CSTREET - Cobbled streets
The municipal chronicals of an unbelievable lordly major town in a land far, far away tell the following story:
Once upon a time the new crowned king Günther decided to visit all towns in his kingdom. The people of the unbelievable lordly major town expected that king Günther would like to see some of the most famous buildings in their town. For the lordly citizens it seemed neccessary that all streets in the town that the king would have to use had to be cobbled with stone. Unfortunately the unbelievable lordly major town had not much money at that time as they used most of their savings to erect the highest cathedral the world had ever seen.
Roumours were afloat that the real reason for their thriftiness was not that the town treasury was empty but that many people believed that king Günther came to the throne by deceiving his father king Erwin and that in his youth he made a pact with the devil. But anyway, the citizens of the unbelievable lordly major town decided to pave only as much streets as were absolutely necessary to reach every major building.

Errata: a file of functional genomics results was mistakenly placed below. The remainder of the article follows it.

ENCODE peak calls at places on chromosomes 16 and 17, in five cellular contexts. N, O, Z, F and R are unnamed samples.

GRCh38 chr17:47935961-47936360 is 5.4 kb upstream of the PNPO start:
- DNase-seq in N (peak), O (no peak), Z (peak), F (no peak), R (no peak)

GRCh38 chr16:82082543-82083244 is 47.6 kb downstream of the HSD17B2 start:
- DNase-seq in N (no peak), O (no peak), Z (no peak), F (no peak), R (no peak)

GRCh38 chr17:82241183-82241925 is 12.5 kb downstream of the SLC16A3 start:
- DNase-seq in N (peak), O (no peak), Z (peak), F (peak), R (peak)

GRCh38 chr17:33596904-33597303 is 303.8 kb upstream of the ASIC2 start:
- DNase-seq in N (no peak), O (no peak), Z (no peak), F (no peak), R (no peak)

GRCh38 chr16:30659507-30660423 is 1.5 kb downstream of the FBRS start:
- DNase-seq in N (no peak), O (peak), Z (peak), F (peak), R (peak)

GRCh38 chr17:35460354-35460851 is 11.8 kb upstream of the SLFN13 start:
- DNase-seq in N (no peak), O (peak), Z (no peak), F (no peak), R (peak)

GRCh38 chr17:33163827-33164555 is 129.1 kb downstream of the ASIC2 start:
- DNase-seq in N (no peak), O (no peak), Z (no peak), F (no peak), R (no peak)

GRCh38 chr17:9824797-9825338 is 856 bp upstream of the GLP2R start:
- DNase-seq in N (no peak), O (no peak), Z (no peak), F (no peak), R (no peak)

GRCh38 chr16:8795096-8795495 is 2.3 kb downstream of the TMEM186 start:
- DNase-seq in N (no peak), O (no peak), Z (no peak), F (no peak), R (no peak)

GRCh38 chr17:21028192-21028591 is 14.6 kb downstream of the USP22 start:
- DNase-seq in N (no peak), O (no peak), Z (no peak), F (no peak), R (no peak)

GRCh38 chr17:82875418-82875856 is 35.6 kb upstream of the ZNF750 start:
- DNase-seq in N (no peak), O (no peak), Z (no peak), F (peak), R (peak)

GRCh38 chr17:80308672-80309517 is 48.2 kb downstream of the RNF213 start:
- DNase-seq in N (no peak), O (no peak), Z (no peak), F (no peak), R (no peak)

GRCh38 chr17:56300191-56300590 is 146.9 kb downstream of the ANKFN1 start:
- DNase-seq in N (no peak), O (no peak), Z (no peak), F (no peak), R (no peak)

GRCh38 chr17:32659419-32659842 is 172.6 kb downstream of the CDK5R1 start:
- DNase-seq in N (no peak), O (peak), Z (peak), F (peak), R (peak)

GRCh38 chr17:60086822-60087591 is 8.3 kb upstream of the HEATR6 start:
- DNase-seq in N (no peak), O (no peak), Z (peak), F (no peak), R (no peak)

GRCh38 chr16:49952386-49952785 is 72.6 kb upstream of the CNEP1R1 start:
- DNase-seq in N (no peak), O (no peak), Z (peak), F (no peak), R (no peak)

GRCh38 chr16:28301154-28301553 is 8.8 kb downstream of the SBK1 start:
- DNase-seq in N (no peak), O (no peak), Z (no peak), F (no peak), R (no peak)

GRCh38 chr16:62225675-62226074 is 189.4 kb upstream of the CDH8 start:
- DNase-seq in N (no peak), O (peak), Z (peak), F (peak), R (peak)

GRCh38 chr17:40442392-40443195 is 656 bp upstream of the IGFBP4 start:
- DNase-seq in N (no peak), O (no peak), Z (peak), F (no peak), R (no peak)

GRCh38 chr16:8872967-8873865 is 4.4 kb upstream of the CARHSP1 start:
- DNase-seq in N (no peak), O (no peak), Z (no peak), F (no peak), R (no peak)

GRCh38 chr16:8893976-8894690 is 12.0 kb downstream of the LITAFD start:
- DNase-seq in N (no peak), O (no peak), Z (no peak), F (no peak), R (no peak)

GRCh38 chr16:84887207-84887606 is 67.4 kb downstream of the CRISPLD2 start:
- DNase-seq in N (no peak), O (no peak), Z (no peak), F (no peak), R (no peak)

Can you help the citizens of the unbelievable lordly major town to find out which streets should be paved?
It might be usefull to know that all major buildings are either at the end of a street or at an intersection. In addition to that you can assume that all buildings are connected by the given streets.
t [number of testcases (1 <= t <= 100)]
p [price to pave one furlong of street (positive integer)]
n [number of main buildings in the town (1 <= n <= 1000)]
m [number of streets in the town (1 <= m <= 300000)]
a b c [street from building a to building b with length c (lengths are given in furlong and the buildings are numbered from 1 to n)]
For each testcase output the price of the cheapest possibility to reach all main buildings in the city on paved streets. You can assume that the result will be smaller than 2^32.
Input: 1 2 5 7 1 2 1 2 3 2 2 4 6 5 2 1 5 1 3 4 5 2 3 4 3 Output: 12
easy :)...kruskal's algorithm
Easy MST :)
AC in one go:)
learnt prims algo
AC in one go :)Last edit: 2020-02-09 19:24:27
My 100TH one......!
so big question statement :(
prim algo... AC in one go using pypy
Use Prim's or Kruskal's algorithm, get AC in 1 go !